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Where is my Flying Car?
February 26, 2018 @ 7:15 pm - 9:30 pmFree
In 2011 the Scientific community celebrated 100 years since the discovery of the superconductivity, which is an ability of a material to conduct electric currents without any resistive losses. When a superconductor is placed in a magnetic field it can float over it. This peculiar effect, known as superconducting levitation, fascinated sci-fi writers and the imminent appearance of flying cars on our street seemed to be just the matter of time. Indeed, flying cars have been just 30 years away for the last 100 years. We were promised flying cars but instead superconductors brought us advanced medical diagnostic tools, probes to identify and quantify pharmaceutics, quantum computers, access to unprecedentedly high magnetic fields and particle accelerators to name a few. Should we be disappointed? Let’s look at the recent advances in superconducting materials and see if there is a flying car over the horizon.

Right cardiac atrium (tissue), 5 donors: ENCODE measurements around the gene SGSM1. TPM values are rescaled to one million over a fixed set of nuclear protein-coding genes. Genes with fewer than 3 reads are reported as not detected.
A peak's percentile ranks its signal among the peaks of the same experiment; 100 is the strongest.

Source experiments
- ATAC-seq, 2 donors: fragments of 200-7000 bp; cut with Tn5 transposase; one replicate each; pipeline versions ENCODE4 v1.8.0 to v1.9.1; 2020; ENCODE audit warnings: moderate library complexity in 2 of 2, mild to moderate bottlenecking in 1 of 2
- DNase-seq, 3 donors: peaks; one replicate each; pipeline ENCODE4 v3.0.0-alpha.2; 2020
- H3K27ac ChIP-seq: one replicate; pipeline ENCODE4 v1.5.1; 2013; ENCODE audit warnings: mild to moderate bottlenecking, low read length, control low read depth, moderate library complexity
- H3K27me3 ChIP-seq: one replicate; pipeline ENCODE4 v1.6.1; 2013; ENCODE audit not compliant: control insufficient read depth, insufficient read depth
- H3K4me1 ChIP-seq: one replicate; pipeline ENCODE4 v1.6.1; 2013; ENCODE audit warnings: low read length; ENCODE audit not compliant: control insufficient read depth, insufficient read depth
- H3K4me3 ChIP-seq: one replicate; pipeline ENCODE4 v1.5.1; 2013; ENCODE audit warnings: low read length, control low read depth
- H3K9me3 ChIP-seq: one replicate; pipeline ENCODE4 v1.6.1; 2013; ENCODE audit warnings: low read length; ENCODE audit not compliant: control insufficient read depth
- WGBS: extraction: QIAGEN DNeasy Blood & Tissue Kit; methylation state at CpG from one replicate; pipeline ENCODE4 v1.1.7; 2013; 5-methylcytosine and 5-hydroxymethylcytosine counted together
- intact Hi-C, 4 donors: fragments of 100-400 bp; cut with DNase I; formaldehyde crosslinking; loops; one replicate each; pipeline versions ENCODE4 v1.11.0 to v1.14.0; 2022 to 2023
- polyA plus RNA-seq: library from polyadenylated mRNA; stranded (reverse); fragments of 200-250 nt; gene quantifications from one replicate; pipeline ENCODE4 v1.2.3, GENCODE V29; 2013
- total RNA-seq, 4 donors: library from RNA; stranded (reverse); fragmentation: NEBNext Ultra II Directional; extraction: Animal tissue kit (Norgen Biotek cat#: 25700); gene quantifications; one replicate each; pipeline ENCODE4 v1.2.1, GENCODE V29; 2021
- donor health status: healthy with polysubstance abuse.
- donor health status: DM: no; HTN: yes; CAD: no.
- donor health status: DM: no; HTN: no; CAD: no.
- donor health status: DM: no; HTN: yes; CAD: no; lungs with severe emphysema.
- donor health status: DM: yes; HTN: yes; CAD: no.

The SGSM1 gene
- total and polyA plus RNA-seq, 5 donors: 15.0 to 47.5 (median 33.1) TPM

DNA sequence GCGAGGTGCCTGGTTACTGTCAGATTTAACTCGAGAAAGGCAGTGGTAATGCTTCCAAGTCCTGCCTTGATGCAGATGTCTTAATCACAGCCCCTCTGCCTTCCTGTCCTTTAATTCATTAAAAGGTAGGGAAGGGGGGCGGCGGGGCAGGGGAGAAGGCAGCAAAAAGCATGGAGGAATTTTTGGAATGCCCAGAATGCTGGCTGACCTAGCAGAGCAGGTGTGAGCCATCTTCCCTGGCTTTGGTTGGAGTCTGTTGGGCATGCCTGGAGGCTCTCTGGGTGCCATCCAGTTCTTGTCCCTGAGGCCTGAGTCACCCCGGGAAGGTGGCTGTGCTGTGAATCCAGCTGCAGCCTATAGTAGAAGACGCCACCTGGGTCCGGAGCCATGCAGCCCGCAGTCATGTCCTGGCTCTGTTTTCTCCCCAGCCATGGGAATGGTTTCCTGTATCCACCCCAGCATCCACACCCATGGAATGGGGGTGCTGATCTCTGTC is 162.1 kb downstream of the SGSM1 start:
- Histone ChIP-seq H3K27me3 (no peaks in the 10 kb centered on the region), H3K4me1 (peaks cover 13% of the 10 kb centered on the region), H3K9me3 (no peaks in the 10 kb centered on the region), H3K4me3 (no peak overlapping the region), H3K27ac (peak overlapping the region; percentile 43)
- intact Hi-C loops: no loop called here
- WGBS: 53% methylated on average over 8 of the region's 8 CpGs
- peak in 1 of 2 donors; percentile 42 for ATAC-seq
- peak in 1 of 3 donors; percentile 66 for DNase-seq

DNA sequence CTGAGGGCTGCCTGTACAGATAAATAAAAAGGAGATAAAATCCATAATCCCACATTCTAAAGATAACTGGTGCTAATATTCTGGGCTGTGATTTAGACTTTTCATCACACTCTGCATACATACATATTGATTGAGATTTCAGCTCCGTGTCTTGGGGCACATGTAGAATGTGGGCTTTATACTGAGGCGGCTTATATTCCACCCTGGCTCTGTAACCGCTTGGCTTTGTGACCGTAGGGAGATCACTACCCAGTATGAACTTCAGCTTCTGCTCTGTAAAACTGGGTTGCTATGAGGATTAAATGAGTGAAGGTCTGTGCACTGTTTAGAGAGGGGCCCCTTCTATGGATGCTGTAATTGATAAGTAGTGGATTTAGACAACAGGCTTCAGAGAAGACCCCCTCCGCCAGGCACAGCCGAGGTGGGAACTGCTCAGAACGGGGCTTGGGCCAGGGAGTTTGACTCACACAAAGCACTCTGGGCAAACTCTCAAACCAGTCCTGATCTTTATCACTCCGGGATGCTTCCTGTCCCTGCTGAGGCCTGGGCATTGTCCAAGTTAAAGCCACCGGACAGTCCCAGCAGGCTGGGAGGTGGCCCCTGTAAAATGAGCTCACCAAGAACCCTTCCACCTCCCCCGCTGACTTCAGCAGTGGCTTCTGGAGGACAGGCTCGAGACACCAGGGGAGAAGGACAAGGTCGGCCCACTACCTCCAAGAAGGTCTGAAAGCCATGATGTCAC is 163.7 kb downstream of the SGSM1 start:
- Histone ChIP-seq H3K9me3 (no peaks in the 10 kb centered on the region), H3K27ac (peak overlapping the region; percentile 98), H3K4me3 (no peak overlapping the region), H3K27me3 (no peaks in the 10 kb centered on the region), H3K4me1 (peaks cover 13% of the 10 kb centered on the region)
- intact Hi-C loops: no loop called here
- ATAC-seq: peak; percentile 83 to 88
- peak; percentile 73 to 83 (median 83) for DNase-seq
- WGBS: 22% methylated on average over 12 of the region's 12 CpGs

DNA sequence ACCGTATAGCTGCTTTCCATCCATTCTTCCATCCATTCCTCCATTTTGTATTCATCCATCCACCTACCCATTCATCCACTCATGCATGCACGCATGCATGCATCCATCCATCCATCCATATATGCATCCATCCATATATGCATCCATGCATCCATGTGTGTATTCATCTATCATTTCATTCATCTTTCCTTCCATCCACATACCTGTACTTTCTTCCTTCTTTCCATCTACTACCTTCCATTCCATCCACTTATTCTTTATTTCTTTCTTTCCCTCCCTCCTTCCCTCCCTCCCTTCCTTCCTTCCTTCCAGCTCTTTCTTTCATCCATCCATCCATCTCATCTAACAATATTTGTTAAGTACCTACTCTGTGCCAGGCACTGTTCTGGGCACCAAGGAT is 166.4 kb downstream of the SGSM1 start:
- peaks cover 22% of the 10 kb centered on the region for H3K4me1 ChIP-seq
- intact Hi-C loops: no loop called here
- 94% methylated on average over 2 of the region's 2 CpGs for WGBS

About the Speaker:
Dr Alexey Ganin is a Lecturer in Inorganic Chemistry at the University of Glasgow. His scientific interest is to link a number of disciplines within modern inorganic chemistry by incorporating aspects of solid state, materials, supramolecular and organometallic chemistry to the discovery of novel functional materials. His teaching interests are in applicability of “learning-from-example” approach in chemical education. Outside science and education, he is interested in macroeconomics with a particular emphasis on modern monetary systems and risk management in banking and finance.
This is event is free to attend, although we will be asking for donations at the end of the talk. Participants are under no obligation whatsoever to donate, however please rest assured that the money we collect doesn’t end up in anyone’s pocket – it is used to fund our overhead costs, and travel/accommodation for our speakers who come from further afield.
Accessibility: As per the policy of the Admiral Bar, access to the venue “can only be provided to patrons who are sufficiently mobile and capable of independently evacuating premises, or with the minimum of assistance”. Unfortunately, this leaves the basement inaccessible to most wheelchair users.